He was seen marching in Charlottesville with white supremacists. Now he’s fired.

A hot dog restaurant in Berkeley, California, fired one of its employees after a photograph circulated of him reportedly marching alongside white nationalists during the unrest in Charlottesville, Virginia, that left three dead and dozens more injured.

The restaurant, Top Dog, posted an orange sign on their front door that announced the firing of Cole White, who was reportedly photographed carrying a flaming tiki torch during a gathering of white supremacists and neo-Nazis.

“Effective Sat. 12th August, Cole White no longer works at Top Dog,” the sign read. “The actions of those in Charlottesville are not supported by Top Dog. We believe in individual freedom and voluntary association for everyone.”

A spokesman for the restaurant confirmed the firing of White, according to SFgate.

Twitter user @YesYoureRacist first posted zoomed-in pictures of white nationalists gathering in Charlottesville, asking others to identify those in the photographs. Some users asserted that White was one of those pictured, according to SFgate, and they had seen him working at Top Dog in Berkeley.

@YesYoureRacist later celebrated the firing of White, posting the image that allegedly shows White in Charlottesville alongside a statement from Top Dog announcing his dismissal.

Ansel Deng, a student at U.C. Berkeley, stopped by Top Dog to take a picture of the brightly-colored sign, according to ABC7.

“It's good that Top Dog is taking a stand against this kind of stuff,” Deng said. "It's crazy it's 2017 and we still have people who are just so backwards who just can't seem to wrap their heads around inclusivity.”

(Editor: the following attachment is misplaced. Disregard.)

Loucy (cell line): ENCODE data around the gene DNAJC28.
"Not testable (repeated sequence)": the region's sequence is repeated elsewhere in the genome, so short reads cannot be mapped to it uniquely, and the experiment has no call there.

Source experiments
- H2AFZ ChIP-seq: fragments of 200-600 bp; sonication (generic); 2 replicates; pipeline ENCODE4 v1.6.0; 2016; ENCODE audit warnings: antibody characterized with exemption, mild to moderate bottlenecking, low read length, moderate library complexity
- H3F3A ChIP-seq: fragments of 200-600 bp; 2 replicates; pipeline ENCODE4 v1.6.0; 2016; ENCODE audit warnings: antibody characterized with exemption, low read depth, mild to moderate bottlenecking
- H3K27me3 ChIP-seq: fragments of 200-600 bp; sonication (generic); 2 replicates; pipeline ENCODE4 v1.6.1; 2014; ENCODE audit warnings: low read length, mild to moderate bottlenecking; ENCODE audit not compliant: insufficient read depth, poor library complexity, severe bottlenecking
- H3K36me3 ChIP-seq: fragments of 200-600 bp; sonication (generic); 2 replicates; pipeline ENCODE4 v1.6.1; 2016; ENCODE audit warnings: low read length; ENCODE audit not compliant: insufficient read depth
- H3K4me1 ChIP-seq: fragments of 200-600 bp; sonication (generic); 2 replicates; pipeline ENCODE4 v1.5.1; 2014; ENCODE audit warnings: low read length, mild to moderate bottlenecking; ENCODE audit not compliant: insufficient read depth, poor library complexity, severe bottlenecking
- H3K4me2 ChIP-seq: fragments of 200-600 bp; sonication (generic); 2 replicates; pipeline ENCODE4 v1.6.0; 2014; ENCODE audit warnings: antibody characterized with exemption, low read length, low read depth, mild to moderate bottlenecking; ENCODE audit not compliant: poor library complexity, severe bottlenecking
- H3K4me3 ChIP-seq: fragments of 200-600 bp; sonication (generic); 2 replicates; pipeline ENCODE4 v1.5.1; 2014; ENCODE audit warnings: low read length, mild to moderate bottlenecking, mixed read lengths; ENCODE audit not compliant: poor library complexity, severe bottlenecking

Melissa Caen, a legal analyst for KPIX5, told the media outlet that Top Dog had a legal right to fire White.

“It’s not a First Amendment issue,” she said. “Remember, that only protects you from actions by the government based on your speech. It doesn’t protect you from actions by your private employer. It’s also probably not a discrimination issue, because going to a rally like this, participating like this, doesn’t make you a member of a protected class.”

The unrest in Charlottesville began with a Friday night demonstration against the city’s decision to remove a statue of Robert E. Lee, a Confederate general. A crowd of white nationalists marched on the University of Virginia campus with tiki torches, which some viewed as an homage to the Ku Klux Klan.

Tensions were high the following day, when counter protesters descended on the city.

Later that day, a car sped into a crowd of protesters Saturday, killing 32-year-old Heather Heyer and injuring 19 others. Two police officers also died when their helicopter crashed as they were surveying the riots, according to East Bay Times.